Drug abuse and the Nigerian youths

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The menace of drug abuse especially among the youths have been on a steady increase even with efforts from different stakeholders on curbing drug and substance abuse. Some of the substance and drugs youth explore range from cannabis (weed), codeine (cough syrup), tramadol, roche, e.t.c.

Some of the youths go further to have a combination and mixture of substances ranging from dry gin and weed popularly known in the street  as “monkey tail” or “soja root” or (oshomo) in Yoruba parlance.

These combinations are usually peddled by ladies on the street in rubber bowls carried on their heads.

Some of the youths have even gone further to sniff toilet “soak-away” and chemical for patching tubes called “solution.

There is also the rise of bitters which is a combination of dry gin and root and tree extract with about 45% alcohol level. This also comes in various brands and combination, alomo bitters, origin bitters, “baby oku”, action bitters, pasa bitters.

Most of the “bitters “ are further combined with energy drinks such as power horse, bullet vodka, monster, fearless, red bull which are highly concentrated in caffeine an addictive stimulant.

Most of the consumers are youth or teenagers who claim they derive satisfaction from being “high” and that it’s a way of reducing stress and anxiety from societal pressure especially with the high level of unemployment and redundancy.

Some of these drugs came into limelight in a couple of years back.  Reasons is the exposure to the world through internet and drug related music and movies where drug addiction and consumption is portrayed as a way of relaxation and a “feel good” propaganda.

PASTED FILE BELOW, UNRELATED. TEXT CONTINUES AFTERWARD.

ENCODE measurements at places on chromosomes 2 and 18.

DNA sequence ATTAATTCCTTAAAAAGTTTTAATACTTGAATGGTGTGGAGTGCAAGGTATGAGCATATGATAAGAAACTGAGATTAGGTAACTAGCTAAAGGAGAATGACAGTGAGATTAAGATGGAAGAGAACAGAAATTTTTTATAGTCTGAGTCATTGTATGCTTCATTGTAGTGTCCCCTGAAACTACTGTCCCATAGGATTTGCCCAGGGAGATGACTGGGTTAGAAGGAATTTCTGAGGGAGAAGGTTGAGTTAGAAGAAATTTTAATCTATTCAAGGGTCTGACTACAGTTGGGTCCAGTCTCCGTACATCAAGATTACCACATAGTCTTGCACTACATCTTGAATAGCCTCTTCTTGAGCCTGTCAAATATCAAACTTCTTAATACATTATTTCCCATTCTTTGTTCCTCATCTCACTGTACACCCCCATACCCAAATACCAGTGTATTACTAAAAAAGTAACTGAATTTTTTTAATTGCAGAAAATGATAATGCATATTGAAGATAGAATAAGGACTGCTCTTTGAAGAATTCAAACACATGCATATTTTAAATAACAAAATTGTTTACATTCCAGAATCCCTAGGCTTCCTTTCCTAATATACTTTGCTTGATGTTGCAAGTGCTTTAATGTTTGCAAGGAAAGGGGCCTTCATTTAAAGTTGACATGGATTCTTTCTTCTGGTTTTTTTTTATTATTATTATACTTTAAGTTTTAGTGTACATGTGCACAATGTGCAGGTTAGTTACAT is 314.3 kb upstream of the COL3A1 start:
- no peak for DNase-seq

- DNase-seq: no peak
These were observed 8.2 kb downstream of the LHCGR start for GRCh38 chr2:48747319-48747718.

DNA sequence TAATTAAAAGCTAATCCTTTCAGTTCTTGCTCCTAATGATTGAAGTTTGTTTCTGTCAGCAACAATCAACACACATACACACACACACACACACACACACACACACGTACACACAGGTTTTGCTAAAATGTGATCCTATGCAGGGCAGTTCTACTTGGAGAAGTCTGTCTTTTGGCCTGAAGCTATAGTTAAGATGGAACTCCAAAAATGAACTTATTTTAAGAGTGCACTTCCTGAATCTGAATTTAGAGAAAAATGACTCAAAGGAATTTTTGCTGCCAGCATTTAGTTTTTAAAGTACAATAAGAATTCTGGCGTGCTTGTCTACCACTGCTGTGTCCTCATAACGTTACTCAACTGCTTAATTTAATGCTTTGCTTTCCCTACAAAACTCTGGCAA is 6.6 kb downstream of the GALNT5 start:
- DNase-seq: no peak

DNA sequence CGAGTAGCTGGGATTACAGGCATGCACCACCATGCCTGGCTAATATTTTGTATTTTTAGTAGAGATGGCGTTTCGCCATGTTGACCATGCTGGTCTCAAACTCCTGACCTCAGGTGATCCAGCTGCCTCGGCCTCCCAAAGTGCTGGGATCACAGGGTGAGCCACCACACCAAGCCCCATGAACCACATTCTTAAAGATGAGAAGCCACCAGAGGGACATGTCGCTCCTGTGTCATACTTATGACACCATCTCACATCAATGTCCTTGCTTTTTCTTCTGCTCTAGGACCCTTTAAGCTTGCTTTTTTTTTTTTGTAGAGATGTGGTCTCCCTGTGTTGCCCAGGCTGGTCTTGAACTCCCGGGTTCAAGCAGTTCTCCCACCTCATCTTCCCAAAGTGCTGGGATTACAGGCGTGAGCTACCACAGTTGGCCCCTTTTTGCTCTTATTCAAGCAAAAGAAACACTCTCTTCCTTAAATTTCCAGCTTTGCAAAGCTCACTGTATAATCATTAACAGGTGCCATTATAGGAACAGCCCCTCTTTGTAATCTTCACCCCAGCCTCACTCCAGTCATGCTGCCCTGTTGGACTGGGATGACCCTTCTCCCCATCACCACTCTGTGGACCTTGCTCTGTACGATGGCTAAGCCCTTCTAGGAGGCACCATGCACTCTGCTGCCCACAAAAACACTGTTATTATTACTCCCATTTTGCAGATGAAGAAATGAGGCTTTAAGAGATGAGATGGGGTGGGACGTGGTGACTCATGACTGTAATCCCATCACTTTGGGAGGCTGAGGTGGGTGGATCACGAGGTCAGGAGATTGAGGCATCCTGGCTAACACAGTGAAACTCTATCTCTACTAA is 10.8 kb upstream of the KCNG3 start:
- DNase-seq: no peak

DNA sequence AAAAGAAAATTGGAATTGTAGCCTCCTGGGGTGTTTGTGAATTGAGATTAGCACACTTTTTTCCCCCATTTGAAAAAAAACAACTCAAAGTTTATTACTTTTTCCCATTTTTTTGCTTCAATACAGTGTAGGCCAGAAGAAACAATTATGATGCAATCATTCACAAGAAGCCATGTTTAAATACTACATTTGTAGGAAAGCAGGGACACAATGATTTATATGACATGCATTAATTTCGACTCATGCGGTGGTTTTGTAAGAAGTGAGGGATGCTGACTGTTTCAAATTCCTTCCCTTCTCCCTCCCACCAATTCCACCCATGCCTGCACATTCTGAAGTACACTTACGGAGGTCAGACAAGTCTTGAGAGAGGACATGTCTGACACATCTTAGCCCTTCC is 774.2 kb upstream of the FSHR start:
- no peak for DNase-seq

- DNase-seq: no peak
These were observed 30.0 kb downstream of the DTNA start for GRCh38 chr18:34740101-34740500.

The federal government just placed a ban on the sale of codeine and related drugs while the Nigerian drug law enforcement agency and the Nigerian Customs Service have made quite a number of arrests. This deserves commendation even though a lot need to be done in the areas of surveillance arrest and penalties.

The question is where are the parents, guardian or wards of the teenagers involved? Why are there so many dealers and easy access to drugs? What is the Nigerian Custom service doing to checkmate influx through the border of most of the drugs as they are usually imported into the country? And finally what exactly is a youth of age 16 to 25 thinking of that is actually creating stress and anxiety? Where are the unemployed youth getting the funds for purchasing drugs?

The federal government needs to increase its surveillance on drugs control and make stiffer penalty for offenders. The Nigerian broadcasting corporation should ban and arrest musicians or actors in movies that promote drug usage and propaganda.

The fight against drug abuse among Nigerian youth must be an all-encompassing effort from the home to school enlightenment and finally the society as the government alone cannot curtailed in its entirety drug abuse.

Some of the youths who get involved in drugs initially start up as a result of peer pressure, uninformed effects of long term drug usage. Part of the school syllabus should include combating drug abuse and the resultant effects of long term usage to an individual’s health.

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